Today we are going to look at Wong's Kong King International (Holdings) Limited (HKG:532) to see whether it might be an attractive investment prospect. To be precise, we'll consider its Return On Capital Employed (ROCE), as that will inform our view of the quality of the business.
First up, we'll look at what ROCE is and how we calculate it. Then we'll compare its ROCE to similar companies. And finally, we'll look at how its current liabilities are impacting its ROCE.
Understanding Return On Capital Employed (ROCE)
ROCE is a measure of a company's yearly pre-tax profit (its return), relative to the capital employed in the business. Generally speaking a higher ROCE is better. In brief, it is a useful tool, but it is not without drawbacks. Author Edwin Whiting says to be careful when comparing the ROCE of different businesses, since 'No two businesses are exactly alike.
So, How Do We Calculate ROCE?
Analysts use this formula to calculate return on capital employed:
Return on Capital Employed = Earnings Before Interest and Tax (EBIT) ÷ (Total Assets - Current Liabilities)
Or for Wong's Kong King International (Holdings):
0.079 = HK$133m ÷ (HK$3.5b - HK$1.9b) (Based on the trailing twelve months to June 2019.)
Therefore, Wong's Kong King International (Holdings) has an ROCE of 7.9%.
Does Wong's Kong King International (Holdings) Have A Good ROCE?
When making comparisons between similar businesses, investors may find ROCE useful. Using our data, Wong's Kong King International (Holdings)'s ROCE appears to be around the 9.3% average of the Electronic industry. Aside from the industry comparison, Wong's Kong King International (Holdings)'s ROCE is mediocre in absolute terms, considering the risk of investing in stocks versus the safety of a bank account. It is possible that there are more rewarding investments out there.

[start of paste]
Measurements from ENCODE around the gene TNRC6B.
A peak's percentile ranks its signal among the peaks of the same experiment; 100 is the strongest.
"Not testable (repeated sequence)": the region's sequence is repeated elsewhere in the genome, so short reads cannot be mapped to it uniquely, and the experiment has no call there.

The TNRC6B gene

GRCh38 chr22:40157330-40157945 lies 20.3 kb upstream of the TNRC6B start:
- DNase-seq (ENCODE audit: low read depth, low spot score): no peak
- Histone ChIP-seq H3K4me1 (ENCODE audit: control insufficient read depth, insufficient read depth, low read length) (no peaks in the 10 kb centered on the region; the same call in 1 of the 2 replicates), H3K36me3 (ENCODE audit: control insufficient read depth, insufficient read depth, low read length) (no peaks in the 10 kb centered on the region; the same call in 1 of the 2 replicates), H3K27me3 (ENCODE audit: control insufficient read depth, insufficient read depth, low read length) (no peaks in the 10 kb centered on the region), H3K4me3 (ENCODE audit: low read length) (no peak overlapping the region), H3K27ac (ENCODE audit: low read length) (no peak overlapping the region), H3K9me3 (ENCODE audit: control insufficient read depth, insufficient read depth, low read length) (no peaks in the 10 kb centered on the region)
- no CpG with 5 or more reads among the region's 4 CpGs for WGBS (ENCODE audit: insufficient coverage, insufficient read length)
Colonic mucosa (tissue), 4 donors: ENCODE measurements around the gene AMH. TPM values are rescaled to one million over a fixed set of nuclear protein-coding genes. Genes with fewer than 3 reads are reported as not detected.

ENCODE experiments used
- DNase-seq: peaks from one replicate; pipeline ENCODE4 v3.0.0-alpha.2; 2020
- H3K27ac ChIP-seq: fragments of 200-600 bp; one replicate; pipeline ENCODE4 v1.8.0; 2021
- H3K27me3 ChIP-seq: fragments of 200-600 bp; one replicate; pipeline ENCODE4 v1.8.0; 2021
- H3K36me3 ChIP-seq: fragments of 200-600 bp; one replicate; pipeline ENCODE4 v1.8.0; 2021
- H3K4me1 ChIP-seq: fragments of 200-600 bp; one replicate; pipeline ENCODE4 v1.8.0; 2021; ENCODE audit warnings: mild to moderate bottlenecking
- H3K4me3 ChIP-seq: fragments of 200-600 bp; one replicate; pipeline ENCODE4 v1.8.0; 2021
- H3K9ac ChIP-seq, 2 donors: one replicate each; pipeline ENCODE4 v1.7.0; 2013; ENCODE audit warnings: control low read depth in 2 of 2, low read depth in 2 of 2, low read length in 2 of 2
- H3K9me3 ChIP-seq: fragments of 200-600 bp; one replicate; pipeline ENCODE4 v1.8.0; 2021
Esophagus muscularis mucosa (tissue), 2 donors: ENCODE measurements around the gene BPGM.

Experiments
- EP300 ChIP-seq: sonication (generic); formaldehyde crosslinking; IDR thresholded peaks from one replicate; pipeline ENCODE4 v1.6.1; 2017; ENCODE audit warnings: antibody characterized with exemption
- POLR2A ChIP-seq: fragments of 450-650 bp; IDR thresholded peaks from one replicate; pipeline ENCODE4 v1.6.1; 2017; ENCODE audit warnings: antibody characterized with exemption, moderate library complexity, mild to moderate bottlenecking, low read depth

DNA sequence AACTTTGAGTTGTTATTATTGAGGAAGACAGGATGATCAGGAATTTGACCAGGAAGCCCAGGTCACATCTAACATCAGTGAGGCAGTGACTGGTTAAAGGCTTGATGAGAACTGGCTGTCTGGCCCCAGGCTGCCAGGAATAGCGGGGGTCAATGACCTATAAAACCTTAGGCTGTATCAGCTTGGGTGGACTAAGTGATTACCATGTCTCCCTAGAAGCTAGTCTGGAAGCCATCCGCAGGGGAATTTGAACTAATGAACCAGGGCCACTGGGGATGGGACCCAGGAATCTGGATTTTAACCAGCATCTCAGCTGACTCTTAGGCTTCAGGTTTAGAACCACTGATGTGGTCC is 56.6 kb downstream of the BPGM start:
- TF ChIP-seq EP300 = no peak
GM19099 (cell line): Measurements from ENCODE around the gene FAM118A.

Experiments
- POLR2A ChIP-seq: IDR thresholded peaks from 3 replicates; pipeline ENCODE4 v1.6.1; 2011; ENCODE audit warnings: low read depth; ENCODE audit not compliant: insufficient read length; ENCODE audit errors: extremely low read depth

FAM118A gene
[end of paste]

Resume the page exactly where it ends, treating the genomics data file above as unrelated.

Our data shows that Wong's Kong King International (Holdings) currently has an ROCE of 7.9%, compared to its ROCE of 5.5% 3 years ago. This makes us wonder if the company is improving. The image below shows how Wong's Kong King International (Holdings)'s ROCE compares to its industry, and you can click it to see more detail on its past growth.
When considering ROCE, bear in mind that it reflects the past and does not necessarily predict the future. Companies in cyclical industries can be difficult to understand using ROCE, as returns typically look high during boom times, and low during busts. This is because ROCE only looks at one year, instead of considering returns across a whole cycle. How cyclical is Wong's Kong King International (Holdings)? You can see for yourself by looking at this free graph of past earnings, revenue and cash flow.
Wong's Kong King International (Holdings)'s Current Liabilities And Their Impact On Its ROCE
Current liabilities are short term bills and invoices that need to be paid in 12 months or less. Due to the way the ROCE equation works, having large bills due in the near term can make it look as though a company has less capital employed, and thus a higher ROCE than usual. To check the impact of this, we calculate if a company has high current liabilities relative to its total assets.
Wong's Kong King International (Holdings) has current liabilities of HK$1.9b and total assets of HK$3.5b. As a result, its current liabilities are equal to approximately 52% of its total assets. With a high level of current liabilities, Wong's Kong King International (Holdings) will experience a boost to its ROCE.
What We Can Learn From Wong's Kong King International (Holdings)'s ROCE
Despite this, the company also has a uninspiring ROCE, which is not an ideal combination in this analysis. You might be able to find a better investment than Wong's Kong King International (Holdings). If you want a selection of possible winners, check out this free list of interesting companies that trade on a P/E below 20 (but have proven they can grow earnings).
I will like Wong's Kong King International (Holdings) better if I see some big insider buys. While we wait, check out this free list of growing companies with considerable, recent, insider buying.
If you spot an error that warrants correction, please contact the editor at firstname.lastname@example.org. This article by Simply Wall St is general in nature. It does not constitute a recommendation to buy or sell any stock, and does not take account of your objectives, or your financial situation. Simply Wall St has no position in the stocks mentioned.
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